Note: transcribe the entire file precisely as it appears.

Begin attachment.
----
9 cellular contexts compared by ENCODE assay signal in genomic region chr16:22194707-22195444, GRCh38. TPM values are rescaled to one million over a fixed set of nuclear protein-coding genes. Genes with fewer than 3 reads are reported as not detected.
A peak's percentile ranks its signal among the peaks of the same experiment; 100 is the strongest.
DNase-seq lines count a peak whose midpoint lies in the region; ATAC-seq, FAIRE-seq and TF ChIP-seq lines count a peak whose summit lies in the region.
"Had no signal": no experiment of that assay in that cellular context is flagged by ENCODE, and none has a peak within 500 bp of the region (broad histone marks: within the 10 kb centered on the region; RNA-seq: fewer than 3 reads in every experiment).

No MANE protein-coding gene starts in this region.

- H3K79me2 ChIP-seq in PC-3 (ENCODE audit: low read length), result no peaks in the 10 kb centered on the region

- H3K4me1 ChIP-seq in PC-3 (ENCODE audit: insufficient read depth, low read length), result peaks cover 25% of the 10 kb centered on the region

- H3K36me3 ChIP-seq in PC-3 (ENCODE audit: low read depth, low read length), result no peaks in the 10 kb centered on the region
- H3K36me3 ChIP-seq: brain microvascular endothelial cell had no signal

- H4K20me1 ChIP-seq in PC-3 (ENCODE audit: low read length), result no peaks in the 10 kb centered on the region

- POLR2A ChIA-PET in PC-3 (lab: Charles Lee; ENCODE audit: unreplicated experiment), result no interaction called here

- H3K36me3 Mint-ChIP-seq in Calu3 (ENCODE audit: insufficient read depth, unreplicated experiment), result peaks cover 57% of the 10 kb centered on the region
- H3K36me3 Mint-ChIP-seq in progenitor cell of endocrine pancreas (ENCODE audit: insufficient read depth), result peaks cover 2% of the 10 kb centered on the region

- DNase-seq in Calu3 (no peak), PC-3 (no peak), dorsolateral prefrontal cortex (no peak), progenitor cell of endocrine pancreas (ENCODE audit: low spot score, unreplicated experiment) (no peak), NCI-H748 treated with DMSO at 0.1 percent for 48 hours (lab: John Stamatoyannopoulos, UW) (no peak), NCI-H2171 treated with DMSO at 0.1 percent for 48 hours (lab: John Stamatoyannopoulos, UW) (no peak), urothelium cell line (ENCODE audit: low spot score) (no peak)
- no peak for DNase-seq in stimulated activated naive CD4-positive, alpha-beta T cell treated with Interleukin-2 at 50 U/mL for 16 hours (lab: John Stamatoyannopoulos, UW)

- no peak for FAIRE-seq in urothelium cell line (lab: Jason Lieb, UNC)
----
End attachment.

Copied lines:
9 cellular contexts compared by ENCODE assay signal in genomic region chr16:22194707-22195444, GRCh38. TPM values are rescaled to one million over a fixed set of nuclear protein-coding genes. Genes with fewer than 3 reads are reported as not detected.
A peak's percentile ranks its signal among the peaks of the same experiment; 100 is the strongest.
DNase-seq lines count a peak whose midpoint lies in the region; ATAC-seq, FAIRE-seq and TF ChIP-seq lines count a peak whose summit lies in the region.
"Had no signal": no experiment of that assay in that cellular context is flagged by ENCODE, and none has a peak within 500 bp of the region (broad histone marks: within the 10 kb centered on the region; RNA-seq: fewer than 3 reads in every experiment).

No MANE protein-coding gene starts in this region.

- H3K79me2 ChIP-seq in PC-3 (ENCODE audit: low read length), result no peaks in the 10 kb centered on the region

- H3K4me1 ChIP-seq in PC-3 (ENCODE audit: insufficient read depth, low read length), result peaks cover 25% of the 10 kb centered on the region

- H3K36me3 ChIP-seq in PC-3 (ENCODE audit: low read depth, low read length), result no peaks in the 10 kb centered on the region
- H3K36me3 ChIP-seq: brain microvascular endothelial cell had no signal

- H4K20me1 ChIP-seq in PC-3 (ENCODE audit: low read length), result no peaks in the 10 kb centered on the region

- POLR2A ChIA-PET in PC-3 (lab: Charles Lee; ENCODE audit: unreplicated experiment), result no interaction called here

- H3K36me3 Mint-ChIP-seq in Calu3 (ENCODE audit: insufficient read depth, unreplicated experiment), result peaks cover 57% of the 10 kb centered on the region
- H3K36me3 Mint-ChIP-seq in progenitor cell of endocrine pancreas (ENCODE audit: insufficient read depth), result peaks cover 2% of the 10 kb centered on the region

- DNase-seq in Calu3 (no peak), PC-3 (no peak), dorsolateral prefrontal cortex (no peak), progenitor cell of endocrine pancreas (ENCODE audit: low spot score, unreplicated experiment) (no peak), NCI-H748 treated with DMSO at 0.1 percent for 48 hours (lab: John Stamatoyannopoulos, UW) (no peak), NCI-H2171 treated with DMSO at 0.1 percent for 48 hours (lab: John Stamatoyannopoulos, UW) (no peak), urothelium cell line (ENCODE audit: low spot score) (no peak)
- no peak for DNase-seq in stimulated activated naive CD4-positive, alpha-beta T cell treated with Interleukin-2 at 50 U/mL for 16 hours (lab: John Stamatoyannopoulos, UW)

- no peak for FAIRE-seq in urothelium cell line (lab: Jason Lieb, UNC)